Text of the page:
3rd Year Week 6 TT03

Topic: Recycling: is it worth the bother?

Translate the following highlighted (266 words) passages into Chinese.

Re-energizing battery recycling efforts

Have you recycled your batteries today?

An increasing number of private and public buildings in China have set up battery recycling boxes to collect spent batteries in recent years.

However, compared to the more than 15 billion batteries produced in China every year, the recycling effort is just a drop in the bucket, said Wang Jingzhong, vice-chairman of the board of the Chinese Association of Battery Industry.

Most spent batteries have been tossed into landfills with other garbage or littered the ground, polluting the environment.

"Used batteries eventually break, and then the mercury, nickel, cadmium and other heavy metal elements leak out and get into the water table. That's our drinking water we're contaminating," said Wang.

Heavy metal elements accumulate in the human body, causing damage to the nervous system, kidneys and bones, and may cause cancer, medical experts said.

Since 1998, the Beijing Waste Recycling Centre has collected more than 100 tons of batteries, said centre officials.

However, yearly sales of batteries in the capital city has reached 3,000 tons.

The centre set up a hotline (6356-0015) in April 1998 to help recycling efforts.

In 1998, the centre collected only 7 tons of batteries. In 1999, the number surged to 60 tons. And in the first half of this year, the centre collected more than 50 tons of batteries.

Awareness of recycling and environmental protection has improved, leading to an increase in the amount of batteries collected.

Even with more batteries being collected, they just take up space in storehouses as the country has no processing method to treat them.

"We have done some research and tried to find a proper way for used battery disposal. We visited Germany to learn their techniques and methods," Wang said. "We will visit Japan this September and will submit a proposal on battery disposal to the government this October."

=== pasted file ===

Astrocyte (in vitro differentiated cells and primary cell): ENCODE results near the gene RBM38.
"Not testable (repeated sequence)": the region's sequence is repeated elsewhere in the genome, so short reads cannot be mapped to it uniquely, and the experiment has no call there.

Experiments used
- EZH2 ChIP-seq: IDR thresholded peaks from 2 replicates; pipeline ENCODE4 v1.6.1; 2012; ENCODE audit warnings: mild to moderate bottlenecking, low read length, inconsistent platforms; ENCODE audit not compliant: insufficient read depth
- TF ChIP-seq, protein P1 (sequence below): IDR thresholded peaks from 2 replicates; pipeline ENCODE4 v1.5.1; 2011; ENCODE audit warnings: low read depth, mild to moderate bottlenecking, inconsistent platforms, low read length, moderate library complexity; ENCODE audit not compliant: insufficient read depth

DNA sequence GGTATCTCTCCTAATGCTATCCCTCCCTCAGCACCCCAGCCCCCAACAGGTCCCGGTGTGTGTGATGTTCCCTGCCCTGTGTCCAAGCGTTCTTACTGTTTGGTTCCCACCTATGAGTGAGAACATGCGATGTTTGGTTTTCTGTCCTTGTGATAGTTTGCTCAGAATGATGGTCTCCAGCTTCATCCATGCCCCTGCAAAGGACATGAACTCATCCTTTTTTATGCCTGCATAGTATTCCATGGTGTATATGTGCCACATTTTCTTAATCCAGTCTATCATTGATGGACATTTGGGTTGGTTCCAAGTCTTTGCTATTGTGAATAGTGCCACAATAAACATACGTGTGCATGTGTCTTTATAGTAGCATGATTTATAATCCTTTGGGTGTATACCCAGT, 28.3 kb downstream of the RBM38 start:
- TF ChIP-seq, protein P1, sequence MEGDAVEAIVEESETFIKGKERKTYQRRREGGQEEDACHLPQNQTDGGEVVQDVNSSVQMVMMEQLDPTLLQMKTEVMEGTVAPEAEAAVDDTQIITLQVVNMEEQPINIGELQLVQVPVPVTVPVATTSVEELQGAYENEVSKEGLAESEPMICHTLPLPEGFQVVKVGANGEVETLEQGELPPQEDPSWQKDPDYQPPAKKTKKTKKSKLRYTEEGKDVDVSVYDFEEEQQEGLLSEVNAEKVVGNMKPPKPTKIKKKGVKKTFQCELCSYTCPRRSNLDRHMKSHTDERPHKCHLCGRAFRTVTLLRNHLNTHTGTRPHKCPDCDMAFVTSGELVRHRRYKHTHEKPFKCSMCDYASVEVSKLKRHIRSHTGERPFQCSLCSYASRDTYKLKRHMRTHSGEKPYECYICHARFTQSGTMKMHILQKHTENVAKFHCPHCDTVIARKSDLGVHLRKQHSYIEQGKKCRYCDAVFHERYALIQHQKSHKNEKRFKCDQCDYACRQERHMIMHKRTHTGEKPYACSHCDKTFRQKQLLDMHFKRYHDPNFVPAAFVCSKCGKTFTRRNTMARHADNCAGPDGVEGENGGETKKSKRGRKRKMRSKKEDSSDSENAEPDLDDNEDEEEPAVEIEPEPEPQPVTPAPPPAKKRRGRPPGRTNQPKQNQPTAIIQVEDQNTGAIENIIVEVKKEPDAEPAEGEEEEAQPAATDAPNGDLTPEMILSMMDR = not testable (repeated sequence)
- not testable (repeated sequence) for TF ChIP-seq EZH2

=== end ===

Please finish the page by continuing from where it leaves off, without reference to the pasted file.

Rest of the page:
Although China has no battery disposal factories at present, recycling efforts must continue so as to provide enough raw material for future disposal factories, argued Nie Yongfeng, a professor with the Department of Environmental Science and Engineering of Qinghua University.

There are plans for a future disposal factory which is expected to process 100,000 used batteries a day, bringing up to 20,000 yuan (US$2,409) in net profits, said Nie.

Thirty years ago, Chinese people had to return used batteries to get new ones. China should reinstate the return system, said Nie.

Germany launched the Batteries Ordinance in April 1998, giving manufacturers total responsibility for their products. Via a common return system, the consumer is obligated to return all batteries regardless of type, manufacturer or retailer.

"With the recycling of batteries, various metal items and other materials, our lives can be improved today while we restore and preserve the environment for generations to come," said Wang.